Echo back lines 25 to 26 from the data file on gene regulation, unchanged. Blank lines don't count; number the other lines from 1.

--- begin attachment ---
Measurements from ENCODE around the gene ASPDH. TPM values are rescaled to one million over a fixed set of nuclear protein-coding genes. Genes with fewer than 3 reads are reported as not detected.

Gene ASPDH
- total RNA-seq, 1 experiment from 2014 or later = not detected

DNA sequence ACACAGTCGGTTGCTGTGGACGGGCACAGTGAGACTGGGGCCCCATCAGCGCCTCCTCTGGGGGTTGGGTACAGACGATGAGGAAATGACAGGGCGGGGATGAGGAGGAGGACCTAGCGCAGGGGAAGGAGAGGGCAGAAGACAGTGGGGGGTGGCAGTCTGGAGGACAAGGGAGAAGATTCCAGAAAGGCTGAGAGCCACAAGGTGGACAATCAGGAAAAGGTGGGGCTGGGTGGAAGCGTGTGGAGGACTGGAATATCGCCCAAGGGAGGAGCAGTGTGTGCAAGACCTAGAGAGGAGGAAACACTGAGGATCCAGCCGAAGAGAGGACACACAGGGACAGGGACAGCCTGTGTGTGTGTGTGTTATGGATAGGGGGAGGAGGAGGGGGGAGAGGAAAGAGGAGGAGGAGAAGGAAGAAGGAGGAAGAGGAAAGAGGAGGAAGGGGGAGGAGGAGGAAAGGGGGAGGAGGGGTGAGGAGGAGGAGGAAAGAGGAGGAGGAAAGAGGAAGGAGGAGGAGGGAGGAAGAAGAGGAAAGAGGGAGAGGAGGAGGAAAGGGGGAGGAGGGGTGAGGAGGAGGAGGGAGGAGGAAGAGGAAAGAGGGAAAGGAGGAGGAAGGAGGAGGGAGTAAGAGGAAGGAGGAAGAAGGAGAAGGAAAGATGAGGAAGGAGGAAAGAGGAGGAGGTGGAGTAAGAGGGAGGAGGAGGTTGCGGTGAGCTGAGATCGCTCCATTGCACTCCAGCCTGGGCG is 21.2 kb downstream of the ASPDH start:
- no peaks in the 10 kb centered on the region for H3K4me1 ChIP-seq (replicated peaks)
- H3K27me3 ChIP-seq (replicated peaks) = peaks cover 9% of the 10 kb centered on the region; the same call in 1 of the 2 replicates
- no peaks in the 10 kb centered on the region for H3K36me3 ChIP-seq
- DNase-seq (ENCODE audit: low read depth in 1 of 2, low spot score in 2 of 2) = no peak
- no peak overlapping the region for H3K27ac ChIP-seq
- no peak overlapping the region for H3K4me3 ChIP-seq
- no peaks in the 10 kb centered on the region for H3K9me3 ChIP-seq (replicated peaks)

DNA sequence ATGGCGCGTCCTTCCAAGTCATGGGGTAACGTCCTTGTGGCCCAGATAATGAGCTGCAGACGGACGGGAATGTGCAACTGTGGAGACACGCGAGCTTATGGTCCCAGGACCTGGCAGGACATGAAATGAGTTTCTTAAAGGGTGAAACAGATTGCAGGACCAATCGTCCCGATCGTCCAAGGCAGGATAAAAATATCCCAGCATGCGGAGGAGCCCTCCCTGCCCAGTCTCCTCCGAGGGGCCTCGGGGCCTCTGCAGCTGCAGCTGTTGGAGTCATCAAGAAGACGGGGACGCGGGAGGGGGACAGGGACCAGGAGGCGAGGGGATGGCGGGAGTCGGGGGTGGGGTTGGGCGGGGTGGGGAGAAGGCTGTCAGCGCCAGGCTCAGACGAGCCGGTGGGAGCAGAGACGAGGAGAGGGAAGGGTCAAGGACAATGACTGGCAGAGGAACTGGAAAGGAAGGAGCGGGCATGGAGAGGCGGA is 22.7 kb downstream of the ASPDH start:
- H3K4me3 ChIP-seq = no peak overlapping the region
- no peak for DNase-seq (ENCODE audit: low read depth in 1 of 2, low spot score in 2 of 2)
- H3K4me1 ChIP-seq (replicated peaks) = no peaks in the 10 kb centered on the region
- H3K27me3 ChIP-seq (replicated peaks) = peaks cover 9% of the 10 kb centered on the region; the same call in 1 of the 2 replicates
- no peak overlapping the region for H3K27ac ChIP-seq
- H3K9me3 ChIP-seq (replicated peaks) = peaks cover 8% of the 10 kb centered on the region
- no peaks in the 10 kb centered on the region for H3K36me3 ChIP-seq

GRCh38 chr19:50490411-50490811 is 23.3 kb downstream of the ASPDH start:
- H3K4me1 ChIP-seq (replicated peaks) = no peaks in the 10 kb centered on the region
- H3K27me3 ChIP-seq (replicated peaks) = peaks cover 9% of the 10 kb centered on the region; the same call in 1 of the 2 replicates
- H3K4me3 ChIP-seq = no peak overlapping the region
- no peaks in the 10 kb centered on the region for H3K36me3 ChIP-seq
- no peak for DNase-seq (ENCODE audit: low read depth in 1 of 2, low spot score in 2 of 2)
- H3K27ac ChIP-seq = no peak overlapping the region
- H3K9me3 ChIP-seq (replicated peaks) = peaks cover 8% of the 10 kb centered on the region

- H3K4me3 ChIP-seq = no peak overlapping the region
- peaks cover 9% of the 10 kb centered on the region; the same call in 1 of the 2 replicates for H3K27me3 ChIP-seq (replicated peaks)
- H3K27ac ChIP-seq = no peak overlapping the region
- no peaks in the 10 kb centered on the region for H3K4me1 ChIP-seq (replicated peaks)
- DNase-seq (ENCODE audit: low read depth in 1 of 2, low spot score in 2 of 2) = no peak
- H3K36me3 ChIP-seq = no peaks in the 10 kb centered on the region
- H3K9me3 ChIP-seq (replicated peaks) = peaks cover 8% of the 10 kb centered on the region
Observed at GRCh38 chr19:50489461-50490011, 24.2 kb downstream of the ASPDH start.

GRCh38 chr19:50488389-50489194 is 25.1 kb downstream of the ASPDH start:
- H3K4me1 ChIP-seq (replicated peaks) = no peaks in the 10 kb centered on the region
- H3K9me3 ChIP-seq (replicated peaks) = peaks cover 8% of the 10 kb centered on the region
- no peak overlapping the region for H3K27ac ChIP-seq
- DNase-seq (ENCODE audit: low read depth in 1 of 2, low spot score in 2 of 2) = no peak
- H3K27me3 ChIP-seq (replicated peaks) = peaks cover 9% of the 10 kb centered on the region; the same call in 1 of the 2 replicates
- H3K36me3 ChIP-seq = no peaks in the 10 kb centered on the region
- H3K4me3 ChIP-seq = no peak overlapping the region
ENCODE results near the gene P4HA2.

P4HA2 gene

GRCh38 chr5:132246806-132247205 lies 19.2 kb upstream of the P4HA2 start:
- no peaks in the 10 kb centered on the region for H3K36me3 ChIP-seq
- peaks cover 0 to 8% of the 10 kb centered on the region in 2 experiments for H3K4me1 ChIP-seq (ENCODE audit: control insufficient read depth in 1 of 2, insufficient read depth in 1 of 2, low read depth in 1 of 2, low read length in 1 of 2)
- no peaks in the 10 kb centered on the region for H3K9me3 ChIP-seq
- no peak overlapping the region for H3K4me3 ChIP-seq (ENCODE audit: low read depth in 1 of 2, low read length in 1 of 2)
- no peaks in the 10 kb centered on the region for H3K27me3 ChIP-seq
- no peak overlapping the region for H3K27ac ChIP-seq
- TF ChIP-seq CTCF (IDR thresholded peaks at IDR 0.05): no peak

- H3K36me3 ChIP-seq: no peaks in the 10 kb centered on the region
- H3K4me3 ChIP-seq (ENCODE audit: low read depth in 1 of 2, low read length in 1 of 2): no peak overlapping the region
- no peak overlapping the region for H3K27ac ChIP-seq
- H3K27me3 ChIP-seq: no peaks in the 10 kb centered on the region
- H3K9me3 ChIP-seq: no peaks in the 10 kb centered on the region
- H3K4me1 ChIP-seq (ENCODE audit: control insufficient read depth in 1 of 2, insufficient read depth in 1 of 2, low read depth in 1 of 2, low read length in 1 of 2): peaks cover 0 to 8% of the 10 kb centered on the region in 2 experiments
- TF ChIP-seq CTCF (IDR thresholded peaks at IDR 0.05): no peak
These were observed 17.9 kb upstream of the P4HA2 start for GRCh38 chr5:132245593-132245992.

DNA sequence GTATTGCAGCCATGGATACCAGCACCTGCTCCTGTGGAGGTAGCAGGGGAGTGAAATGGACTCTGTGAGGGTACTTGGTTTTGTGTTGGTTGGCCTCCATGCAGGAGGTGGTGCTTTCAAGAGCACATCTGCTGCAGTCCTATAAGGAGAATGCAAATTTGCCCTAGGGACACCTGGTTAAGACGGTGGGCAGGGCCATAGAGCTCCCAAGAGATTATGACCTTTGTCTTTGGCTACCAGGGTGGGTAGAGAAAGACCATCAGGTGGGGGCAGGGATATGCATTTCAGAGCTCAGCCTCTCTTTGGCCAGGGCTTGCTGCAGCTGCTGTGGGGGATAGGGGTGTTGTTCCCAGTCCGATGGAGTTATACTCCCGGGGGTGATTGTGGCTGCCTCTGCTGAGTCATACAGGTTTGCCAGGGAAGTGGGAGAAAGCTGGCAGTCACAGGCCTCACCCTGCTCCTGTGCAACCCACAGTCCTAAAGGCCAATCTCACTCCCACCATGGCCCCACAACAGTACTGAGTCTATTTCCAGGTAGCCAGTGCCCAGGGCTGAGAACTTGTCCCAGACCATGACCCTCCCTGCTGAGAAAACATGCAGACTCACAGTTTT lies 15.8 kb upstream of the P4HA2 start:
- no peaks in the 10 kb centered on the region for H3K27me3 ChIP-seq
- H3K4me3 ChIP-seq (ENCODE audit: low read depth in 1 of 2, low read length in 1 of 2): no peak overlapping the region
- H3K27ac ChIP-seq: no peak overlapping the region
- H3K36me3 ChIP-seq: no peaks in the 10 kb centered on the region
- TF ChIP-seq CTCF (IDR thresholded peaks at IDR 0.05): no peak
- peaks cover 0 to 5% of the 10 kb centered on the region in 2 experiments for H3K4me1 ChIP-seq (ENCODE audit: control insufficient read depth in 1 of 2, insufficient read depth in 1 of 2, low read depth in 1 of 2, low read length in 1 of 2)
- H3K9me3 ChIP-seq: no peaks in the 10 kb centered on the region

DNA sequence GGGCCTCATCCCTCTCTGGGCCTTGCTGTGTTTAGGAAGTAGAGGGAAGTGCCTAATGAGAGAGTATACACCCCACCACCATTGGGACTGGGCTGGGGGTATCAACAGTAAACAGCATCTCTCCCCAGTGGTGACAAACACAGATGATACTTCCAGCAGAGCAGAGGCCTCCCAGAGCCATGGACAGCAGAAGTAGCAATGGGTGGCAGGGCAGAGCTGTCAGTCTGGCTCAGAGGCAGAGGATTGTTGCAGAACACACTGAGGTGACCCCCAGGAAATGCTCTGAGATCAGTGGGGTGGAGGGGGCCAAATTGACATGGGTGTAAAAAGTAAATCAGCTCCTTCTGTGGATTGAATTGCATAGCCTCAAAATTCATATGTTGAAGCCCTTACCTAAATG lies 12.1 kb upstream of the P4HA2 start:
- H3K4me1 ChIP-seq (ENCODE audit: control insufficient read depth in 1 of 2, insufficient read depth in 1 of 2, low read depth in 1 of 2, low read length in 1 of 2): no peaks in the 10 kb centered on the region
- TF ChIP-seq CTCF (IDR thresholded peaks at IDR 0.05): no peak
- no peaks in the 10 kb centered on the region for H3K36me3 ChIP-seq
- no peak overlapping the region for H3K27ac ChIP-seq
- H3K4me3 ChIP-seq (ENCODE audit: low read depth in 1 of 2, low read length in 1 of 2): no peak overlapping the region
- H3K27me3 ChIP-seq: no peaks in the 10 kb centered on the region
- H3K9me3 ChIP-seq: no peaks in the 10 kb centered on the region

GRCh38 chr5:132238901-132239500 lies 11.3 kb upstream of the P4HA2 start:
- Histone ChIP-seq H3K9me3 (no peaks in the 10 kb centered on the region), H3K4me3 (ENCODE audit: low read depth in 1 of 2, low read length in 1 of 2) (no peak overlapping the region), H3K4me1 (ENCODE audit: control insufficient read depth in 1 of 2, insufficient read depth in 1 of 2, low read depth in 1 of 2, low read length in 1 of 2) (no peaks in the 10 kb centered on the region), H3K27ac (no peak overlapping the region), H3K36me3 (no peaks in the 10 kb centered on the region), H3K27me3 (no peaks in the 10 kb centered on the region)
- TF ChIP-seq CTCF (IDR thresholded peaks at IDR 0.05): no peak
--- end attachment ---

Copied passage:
- no peak for DNase-seq (ENCODE audit: low read depth in 1 of 2, low spot score in 2 of 2)
- H3K27ac ChIP-seq = no peak overlapping the region